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Perpetually Lost
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Sep 19 2017, 08:38 PM
yes agree with your points

I do think there is only one author from Australia who stands a true chance of winning when factoring in only what the Academy may be thinking and that is Murnane

although not this year

edit- Funhouse may provide a better perspective than me (esp on Flanagan), his knowledge/appreciation of Australian lit far exceeds mine.
Oooh, lots of talk of Australian writers...

I agree that almost certainly if it's going to be an Australian writer it'll be Murnane. Which would be a nice congruence of some assholes entitling someone that I actually really like (sub-pet!).

As for the others, I do see Les Murray as a legitimate contender (still), although they'd better hurry up as he's perpetually in ill health I believe.

Richard Flanagan is interesting. He's written one book that I think is terrible (The Unknown Terrorist), but he's coming off the Man Booker win for The Narrow Road to the Deep North, which could be considered his magnum opus. But I think the Booker win could actually work against him and although I actually was impressed with that novel it attracted some withering reviews as well as all the positive attention. He's got a new memoir coming out that I haven't yet read but that apparently plays with the form. I think that he's a contender but maybe not quite yet. His political involvement and the main thrust of his novels means he fits the "ideal direction" element very well.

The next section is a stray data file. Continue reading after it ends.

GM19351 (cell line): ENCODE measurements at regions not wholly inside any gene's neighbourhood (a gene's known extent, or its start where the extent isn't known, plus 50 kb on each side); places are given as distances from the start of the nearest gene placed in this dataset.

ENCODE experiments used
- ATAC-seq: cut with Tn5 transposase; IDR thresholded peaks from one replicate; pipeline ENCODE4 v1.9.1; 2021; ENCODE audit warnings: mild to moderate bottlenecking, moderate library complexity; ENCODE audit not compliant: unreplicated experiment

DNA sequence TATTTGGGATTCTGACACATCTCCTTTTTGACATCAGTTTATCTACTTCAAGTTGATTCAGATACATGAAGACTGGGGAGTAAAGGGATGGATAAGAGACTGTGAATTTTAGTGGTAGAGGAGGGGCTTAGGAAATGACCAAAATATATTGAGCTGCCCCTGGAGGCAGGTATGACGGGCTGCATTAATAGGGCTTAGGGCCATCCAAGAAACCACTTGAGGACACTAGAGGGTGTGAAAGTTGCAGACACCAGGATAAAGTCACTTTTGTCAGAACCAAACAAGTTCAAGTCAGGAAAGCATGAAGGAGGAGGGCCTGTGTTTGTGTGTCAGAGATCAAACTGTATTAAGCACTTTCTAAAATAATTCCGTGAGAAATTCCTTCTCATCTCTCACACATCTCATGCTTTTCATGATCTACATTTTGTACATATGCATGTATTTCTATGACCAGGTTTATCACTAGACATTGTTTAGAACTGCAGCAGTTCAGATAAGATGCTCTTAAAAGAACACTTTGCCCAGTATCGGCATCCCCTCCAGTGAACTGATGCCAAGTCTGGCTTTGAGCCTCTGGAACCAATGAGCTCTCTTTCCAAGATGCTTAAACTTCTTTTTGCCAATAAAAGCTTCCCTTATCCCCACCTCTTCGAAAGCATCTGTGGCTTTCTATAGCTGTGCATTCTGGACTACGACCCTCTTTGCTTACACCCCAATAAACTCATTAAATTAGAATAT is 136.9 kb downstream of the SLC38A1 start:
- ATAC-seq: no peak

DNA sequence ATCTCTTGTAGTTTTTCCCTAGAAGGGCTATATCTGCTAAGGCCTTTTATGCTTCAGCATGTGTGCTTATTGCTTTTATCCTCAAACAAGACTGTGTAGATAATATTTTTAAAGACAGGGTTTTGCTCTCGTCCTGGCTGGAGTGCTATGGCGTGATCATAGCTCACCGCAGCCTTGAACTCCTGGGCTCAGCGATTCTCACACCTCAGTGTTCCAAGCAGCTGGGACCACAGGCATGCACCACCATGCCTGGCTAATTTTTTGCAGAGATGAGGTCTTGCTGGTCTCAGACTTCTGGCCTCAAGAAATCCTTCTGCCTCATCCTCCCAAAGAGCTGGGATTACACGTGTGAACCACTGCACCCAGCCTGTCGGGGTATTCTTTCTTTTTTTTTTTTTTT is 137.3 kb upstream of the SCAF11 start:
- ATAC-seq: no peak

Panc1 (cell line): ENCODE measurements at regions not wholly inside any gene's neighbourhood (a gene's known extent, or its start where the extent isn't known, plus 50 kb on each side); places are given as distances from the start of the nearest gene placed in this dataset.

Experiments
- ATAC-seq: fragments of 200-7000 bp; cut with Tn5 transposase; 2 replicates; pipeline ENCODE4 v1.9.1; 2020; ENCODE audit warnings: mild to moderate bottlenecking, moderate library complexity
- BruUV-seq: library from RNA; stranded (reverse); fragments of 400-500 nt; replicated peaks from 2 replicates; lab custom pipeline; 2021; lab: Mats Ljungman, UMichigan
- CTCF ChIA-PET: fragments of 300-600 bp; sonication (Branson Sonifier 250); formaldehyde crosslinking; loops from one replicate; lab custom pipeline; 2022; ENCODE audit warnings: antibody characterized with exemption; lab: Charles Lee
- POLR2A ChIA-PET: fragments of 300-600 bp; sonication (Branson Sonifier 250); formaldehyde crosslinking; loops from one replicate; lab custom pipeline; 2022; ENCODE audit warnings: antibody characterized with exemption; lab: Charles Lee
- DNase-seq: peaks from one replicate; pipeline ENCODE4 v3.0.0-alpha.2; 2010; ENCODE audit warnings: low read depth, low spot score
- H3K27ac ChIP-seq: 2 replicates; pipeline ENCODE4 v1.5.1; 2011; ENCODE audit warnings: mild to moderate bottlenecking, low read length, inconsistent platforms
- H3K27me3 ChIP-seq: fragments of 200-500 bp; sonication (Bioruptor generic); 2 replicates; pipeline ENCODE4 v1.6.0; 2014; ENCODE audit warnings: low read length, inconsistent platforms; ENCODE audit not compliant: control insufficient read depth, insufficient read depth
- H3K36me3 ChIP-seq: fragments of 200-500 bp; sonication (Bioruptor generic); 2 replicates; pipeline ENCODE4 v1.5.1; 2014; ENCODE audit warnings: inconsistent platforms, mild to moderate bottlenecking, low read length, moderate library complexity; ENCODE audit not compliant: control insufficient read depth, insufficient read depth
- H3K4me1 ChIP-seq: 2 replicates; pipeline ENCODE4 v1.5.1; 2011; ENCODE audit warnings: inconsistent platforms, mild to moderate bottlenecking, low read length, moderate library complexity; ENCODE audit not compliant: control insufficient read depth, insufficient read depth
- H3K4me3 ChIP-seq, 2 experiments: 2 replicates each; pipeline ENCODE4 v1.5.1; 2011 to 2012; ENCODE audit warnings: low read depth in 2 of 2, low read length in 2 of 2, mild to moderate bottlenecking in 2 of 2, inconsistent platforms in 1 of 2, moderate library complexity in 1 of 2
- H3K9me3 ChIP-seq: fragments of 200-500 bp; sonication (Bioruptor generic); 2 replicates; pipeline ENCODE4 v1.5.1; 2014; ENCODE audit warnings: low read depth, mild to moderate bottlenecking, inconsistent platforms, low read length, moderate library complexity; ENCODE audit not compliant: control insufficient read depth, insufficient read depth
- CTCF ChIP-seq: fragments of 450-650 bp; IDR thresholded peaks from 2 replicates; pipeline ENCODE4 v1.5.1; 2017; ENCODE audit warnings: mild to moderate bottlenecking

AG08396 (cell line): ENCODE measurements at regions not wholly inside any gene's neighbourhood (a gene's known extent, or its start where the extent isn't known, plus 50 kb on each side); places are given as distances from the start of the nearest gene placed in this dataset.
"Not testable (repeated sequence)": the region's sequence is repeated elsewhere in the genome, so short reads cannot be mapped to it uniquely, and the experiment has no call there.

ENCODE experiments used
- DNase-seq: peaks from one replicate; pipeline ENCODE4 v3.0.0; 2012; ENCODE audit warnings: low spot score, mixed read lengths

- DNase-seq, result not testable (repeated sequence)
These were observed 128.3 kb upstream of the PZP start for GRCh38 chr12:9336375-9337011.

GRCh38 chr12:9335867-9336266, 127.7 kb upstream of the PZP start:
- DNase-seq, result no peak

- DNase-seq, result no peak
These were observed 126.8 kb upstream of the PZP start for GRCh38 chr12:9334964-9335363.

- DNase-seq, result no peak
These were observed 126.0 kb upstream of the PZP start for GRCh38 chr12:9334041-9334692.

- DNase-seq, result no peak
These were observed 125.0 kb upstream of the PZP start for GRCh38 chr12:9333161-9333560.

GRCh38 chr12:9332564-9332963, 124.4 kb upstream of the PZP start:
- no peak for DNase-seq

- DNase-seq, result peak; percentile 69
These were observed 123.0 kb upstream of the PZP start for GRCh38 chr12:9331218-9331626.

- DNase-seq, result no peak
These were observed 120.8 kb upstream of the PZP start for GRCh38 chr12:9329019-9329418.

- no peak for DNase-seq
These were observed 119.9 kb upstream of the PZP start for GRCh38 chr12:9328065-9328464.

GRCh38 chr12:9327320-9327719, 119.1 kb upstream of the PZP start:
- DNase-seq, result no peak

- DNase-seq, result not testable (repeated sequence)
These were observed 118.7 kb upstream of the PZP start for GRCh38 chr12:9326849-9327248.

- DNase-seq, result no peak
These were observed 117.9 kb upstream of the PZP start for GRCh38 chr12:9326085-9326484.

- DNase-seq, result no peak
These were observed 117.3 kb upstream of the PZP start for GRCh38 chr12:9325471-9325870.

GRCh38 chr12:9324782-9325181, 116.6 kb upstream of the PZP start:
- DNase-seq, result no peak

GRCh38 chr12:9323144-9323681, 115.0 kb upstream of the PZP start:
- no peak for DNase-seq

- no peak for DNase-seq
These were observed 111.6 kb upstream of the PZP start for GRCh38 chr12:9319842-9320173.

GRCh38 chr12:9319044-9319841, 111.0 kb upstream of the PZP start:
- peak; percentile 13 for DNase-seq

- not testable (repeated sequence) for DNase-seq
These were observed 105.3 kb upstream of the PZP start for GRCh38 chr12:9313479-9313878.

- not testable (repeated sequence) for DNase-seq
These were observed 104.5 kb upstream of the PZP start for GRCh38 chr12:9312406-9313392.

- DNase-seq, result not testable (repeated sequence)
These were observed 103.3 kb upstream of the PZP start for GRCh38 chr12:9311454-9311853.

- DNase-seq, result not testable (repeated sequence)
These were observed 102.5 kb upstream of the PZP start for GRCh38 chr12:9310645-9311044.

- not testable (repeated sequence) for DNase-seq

David Malouf is someone I've mentioned in previous years. He writes poetry and essays as well as novels. He writes a mix of very local Australian material as well as more internationally oriented work like An Imaginary Life and Ransom. I think he's a beautiful writer and, Murnane aside, the best stylist of all of them. He'd be a more than worthy recipient.

I met Tim Winton last year and he's a really lovely guy who writes stuff that I like, but I don't really see him as a Nobel contender (although neither did I see fucking Dylan as one, so what the hell do I know).

I've read all of Peter Carey's recent stuff and I do think he's an excellent stylist, but yeah, I do think it hasn't maintained the standard of his earlier work. He hasn't dropped off as precipitously as someone like Rushdie, mind you. Another really great novel could put him back on the radar; he does have an impressive back catalogue.

Kim Scott has a new novel out, which is only his third, but I'd be pencilling him in for ten years time for sure.

Murray Bail, I don't think so. I've been meaning to read Brian Castro for years but haven't got around to it. He seems intriguing, but I think he's probably too obscure. Thomas Shapcott is an interesting suggestion but again I haven't really read much of his. He's a relative of one of my colleagues and I believe he's also in ill health and may not have much longer.

I haven't mentioned any women yet. Shirley Hazzard would have been a contender but as mentioned is no longer with us. Kate Grenville has something of an international profile, but I've been teaching The Secret River for a couple of years and I've really been seeing how thin it is. Someone like Sonya Hartnett, whom I really admire as a writer, probably wouldn't be taken seriously for the Nobel as she's been tarred by the YA label.

Probably the best chance amongst Australian women is Helen Garner who again would be a worthy choice. Her mix of novels and non-fiction makes her somewhat interesting as well.
Edited by Funhouse, Sep 20 2017, 07:43 PM.
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Nobel Prize 2017 · General discussion